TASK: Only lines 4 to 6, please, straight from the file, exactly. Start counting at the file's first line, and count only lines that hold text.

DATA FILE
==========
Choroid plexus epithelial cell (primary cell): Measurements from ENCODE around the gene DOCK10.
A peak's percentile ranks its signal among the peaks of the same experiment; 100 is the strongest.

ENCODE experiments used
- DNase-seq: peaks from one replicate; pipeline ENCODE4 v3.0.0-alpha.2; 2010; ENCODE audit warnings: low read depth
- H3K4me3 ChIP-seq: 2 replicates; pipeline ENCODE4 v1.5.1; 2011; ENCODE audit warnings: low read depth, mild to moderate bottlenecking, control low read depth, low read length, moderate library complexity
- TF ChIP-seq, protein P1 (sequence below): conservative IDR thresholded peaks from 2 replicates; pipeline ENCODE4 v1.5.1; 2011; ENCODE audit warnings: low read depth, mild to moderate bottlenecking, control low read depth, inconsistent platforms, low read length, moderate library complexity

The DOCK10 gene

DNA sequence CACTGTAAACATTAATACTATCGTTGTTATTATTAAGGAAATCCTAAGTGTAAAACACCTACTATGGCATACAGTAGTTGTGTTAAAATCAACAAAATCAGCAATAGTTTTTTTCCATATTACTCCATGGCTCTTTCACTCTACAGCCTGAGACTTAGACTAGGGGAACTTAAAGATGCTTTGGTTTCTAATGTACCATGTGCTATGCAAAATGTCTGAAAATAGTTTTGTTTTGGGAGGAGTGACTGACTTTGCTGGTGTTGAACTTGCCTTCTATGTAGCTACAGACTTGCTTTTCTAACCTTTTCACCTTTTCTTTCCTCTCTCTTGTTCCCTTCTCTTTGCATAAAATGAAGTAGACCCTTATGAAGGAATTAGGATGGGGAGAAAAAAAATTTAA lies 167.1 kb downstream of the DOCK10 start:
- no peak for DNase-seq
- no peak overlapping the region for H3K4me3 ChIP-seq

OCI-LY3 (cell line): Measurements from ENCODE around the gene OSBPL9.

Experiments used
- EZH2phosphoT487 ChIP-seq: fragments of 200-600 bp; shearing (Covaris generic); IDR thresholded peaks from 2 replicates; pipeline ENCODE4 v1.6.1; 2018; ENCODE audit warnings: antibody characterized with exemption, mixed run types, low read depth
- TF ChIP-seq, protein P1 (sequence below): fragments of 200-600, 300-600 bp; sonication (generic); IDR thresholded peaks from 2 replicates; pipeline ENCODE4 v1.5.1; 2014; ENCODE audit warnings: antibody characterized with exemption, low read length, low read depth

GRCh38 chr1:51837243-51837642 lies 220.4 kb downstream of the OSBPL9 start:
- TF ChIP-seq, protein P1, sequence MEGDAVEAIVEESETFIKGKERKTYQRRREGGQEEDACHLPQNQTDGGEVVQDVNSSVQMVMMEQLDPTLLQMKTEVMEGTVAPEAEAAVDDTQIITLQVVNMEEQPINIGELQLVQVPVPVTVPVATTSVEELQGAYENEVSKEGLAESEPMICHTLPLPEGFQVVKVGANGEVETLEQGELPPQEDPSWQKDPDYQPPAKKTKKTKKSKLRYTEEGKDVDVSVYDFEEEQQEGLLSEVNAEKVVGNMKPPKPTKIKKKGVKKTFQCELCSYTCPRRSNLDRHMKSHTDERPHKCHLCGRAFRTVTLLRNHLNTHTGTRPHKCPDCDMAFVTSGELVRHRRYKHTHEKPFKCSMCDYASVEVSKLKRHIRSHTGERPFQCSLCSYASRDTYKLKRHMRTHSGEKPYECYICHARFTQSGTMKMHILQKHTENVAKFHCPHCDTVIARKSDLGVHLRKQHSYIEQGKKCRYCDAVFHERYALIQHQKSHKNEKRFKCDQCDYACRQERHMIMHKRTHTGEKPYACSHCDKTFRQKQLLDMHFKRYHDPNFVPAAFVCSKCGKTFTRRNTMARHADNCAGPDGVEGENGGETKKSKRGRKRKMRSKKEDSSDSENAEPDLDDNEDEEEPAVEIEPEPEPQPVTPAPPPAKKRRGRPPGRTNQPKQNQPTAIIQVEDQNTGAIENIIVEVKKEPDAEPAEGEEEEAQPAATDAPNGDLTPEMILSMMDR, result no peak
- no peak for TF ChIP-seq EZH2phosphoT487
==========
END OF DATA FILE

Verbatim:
- DNase-seq: peaks from one replicate; pipeline ENCODE4 v3.0.0-alpha.2; 2010; ENCODE audit warnings: low read depth
- H3K4me3 ChIP-seq: 2 replicates; pipeline ENCODE4 v1.5.1; 2011; ENCODE audit warnings: low read depth, mild to moderate bottlenecking, control low read depth, low read length, moderate library complexity
- TF ChIP-seq, protein P1 (sequence below): conservative IDR thresholded peaks from 2 replicates; pipeline ENCODE4 v1.5.1; 2011; ENCODE audit warnings: low read depth, mild to moderate bottlenecking, control low read depth, inconsistent platforms, low read length, moderate library complexity